I keep hearing the elk bugle… a magical, majestic sound… but I had yet to see the big bull that bellowed. That is, until this morning. It was just after 5am… a little dark still, when he came in.
I think I may have been a little late to the party, as he didn’t stay long. He seemed merely to have come in to collect the last of his harem, and then he was off again.
To watch the grace and ease at which he slinked off into the forest was a beautiful thing. He was so quiet and confident in his graceful movements as he jumped over a ledge like it was a pebble and quietly disappeared. Awesome.
My neighbor and friend, Pat, saw this little fawn when it was first born… maybe hours old. It was the tiniest thing… so we have been watching out for it, hoping it would survive the wild.
With a lot of support and love from its doting mom, it seems to be a happy, healthy little one.
You’ve heard of giving your two cents worth… well, here are my two bucks worth!
Sorry… just couldn’t help myself. Ha!
This one buck, we call ‘Slash’ had what looked like a deep cut, slash, ripped into his back. The other buck seemed to be lovingly watching over him. It checked out to the right… and to the left, before alerting Slash to proceed in that direction. Slash’s caretaker would rub along his healing cut, and nose him repeatedly. Maybe they are brothers.. or just good friends. We should all have such a great friend to help get us through our difficult times, particularly in the wild, where it can get quite ‘dicey’ with lots of predators out there!
We often head out to the rim for morning animal shots. It makes for a beautiful drive, and awesome scenery. If we’re lucky we see animals… and even luckier if I get a good shot.
This particular morning we saw NO animals… but we did get some moody light, that made for some interesting shots.
The rain and dew provided cool back light opportunities.
I just loved the way the light streamed in between the trees. It created such a picturesque scene as we drove through our forest.
We have been trying to take advantage of the moody skies, fog, and rain to capture the aftermath of the Tinder Fire. Only yesterday, this ‘water hole’ was dry. But with a recent rain storm, and lack of vegetation destroyed by the fire, the water ran down the hill and formed this instant lake, crippled by ash scum coating the top.
It’s one of the many features and stories told by the aftermath of the Tinder Fire that I want to capture for posterity, having lived through it.
If only these signs of the fire could talk and tell the story for themselves of the fear and danger approaching. The charcoal and cinder, soot and burn left in it’s wake as testament to the flames that rolled through.
It’s a new day post – Tinder Fire, and may we all remember the horror and effect of forest fires and the camaraderie of others during difficult times.
See my additional post here… https://kritterspaw.com/2018/07/22/tinder-aftermath/
They opened the forest today, against my advice. Not that they consulted me… but I made sure to voice my concerns. We have had 1/2″ of rain in the last week. That hardly seemed like enough rain to justify opening up our burn areas to traffic (and campfires), but thankfully we have gotten more rain today.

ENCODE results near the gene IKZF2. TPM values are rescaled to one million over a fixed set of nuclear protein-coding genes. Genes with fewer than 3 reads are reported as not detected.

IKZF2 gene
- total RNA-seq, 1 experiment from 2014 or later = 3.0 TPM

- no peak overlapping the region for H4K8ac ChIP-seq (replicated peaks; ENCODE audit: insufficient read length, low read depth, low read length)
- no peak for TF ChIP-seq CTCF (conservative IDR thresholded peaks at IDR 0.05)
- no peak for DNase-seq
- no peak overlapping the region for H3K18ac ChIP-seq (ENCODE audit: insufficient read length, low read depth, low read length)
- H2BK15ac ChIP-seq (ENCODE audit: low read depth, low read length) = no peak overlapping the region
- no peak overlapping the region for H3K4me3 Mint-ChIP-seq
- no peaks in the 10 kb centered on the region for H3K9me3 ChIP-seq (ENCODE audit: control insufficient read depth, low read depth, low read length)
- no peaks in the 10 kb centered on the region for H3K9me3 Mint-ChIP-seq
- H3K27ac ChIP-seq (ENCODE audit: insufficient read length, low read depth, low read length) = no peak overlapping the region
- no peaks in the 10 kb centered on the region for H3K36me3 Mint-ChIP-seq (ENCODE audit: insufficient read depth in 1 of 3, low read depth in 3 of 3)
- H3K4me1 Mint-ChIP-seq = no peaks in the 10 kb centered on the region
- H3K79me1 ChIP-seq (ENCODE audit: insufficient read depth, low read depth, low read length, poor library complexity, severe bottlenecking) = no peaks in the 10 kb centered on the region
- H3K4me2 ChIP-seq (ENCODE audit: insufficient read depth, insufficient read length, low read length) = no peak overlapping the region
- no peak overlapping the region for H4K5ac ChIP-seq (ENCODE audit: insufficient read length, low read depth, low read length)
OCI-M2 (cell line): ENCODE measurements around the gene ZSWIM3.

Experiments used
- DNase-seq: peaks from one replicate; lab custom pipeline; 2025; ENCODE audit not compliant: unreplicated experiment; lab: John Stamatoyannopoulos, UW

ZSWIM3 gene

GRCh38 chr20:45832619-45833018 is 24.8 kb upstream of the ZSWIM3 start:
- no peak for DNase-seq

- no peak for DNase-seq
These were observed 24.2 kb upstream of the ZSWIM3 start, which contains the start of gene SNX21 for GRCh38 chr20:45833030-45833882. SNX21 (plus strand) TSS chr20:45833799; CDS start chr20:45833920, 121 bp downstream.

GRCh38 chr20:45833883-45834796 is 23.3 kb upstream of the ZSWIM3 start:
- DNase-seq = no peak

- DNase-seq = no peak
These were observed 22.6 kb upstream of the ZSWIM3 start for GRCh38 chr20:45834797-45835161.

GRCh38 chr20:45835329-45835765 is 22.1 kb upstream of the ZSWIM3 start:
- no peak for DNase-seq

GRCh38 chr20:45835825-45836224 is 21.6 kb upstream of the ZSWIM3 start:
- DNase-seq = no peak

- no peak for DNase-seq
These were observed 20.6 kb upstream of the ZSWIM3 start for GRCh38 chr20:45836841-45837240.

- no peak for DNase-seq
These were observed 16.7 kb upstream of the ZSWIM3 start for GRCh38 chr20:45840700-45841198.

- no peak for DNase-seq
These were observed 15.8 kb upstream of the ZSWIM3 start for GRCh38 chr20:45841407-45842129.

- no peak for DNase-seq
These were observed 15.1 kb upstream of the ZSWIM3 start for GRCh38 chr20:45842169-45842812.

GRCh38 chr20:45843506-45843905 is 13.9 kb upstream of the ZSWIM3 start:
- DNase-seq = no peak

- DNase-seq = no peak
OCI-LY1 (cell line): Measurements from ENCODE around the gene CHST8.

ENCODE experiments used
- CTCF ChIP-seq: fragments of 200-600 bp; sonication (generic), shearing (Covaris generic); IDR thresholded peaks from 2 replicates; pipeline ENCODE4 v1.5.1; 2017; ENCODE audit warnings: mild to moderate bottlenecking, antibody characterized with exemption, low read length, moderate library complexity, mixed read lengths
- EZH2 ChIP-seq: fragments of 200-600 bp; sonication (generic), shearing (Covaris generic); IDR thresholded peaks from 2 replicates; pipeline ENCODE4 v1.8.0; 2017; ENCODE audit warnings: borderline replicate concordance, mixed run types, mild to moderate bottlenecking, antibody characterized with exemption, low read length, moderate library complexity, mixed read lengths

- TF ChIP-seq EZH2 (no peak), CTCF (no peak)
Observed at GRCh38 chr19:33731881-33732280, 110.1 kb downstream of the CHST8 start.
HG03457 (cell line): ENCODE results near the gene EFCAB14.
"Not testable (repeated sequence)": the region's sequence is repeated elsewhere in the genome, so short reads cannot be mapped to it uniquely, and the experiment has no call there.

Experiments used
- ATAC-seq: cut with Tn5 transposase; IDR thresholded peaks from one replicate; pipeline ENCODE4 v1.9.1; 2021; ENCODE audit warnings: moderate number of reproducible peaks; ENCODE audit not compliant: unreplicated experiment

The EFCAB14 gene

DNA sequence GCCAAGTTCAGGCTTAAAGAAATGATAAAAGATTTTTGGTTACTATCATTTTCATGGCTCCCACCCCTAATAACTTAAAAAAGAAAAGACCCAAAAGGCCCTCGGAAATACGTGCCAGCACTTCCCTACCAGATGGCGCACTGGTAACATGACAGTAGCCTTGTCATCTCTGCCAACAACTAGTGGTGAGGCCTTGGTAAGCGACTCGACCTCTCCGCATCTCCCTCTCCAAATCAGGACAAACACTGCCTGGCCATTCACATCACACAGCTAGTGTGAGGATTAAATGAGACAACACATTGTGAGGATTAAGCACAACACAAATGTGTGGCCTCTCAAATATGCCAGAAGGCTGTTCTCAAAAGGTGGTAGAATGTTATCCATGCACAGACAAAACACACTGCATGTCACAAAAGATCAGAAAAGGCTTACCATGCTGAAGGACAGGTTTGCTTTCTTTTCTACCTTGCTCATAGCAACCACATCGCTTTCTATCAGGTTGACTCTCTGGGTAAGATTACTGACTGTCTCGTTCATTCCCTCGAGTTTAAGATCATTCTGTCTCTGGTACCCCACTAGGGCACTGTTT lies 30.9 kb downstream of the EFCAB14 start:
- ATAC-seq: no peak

We were anxious to see the effects on the forests we call our backyard. While it has a tremendous amount of burn, scorched earth, and sad landscape, I was relieved to see some green trees.
There was new growth already cropping up which we found moving and inspirational after the trauma our forest has had. It made me think of the resilience of our community that continues to re-build and heal from this terrible event.
I actually found the ‘burn sculptures’ to be fascinating and eery. The textures and character left by the fire scar has now become part of our new forest, and I thoughtfully walked through our new landscape and tried to capture some of the tales it tells.
I hope to get back out there, and document some of our forest’s stories, and will share them as they unfold. For now, I was just happy to be able to walk among the trees, see several elk doing the same, and finding patches of green and new growth.
It’s been a month since the Tinder Fire, and our community continues to heal.
I first wrote about it here…. https://kritterspaw.com/2018/05/02/tinder-fire/
We had a community craft fair this July 4th weekend to celebrate our freedom and independence. Talented members of community shared their talents, hand crafted goods and tokens of the Tinder Fire, along with their stories of desperate helplessness during the fire. It seems an appropriate time to remember our own turmoil, our survival, and tenaciousness to rebuild.
This fire was like ‘The Devil’, as it tore through our lives with terror in it’s eyes as it faced us down in our neighborhoods and communities, with it’s 40′ flames and spiraling gusting winds. It created it’s own fire storm and took daylight and turned it dark; green turned to charred black; and ground to ash.
But we have persevered and are re-building. Only a month later, many who lost homes have excavated the ruins and cleaned their grounds, as they prepare to set new foundation and build back up their lives and their homes. We have seen more fire-wising since the fire, than ever before, as people rake pine needles and clear dead and downed trees.
The goodness that we have witnessed during and after the event is what I want to remember and not forget. Neighbors helping neighbors; the few that stayed putting out fires and doing what they could for their own communities; the many donations of water, food, and supplies to the fire house and their communities; donations of time and money to help those in need. It makes my heart feel good to see so much kindness to so many.
It’s in a time of despair that the best (or worst) comes out in people. Our neighborhoods are forever scarred, but we are stronger together, more so now than ever.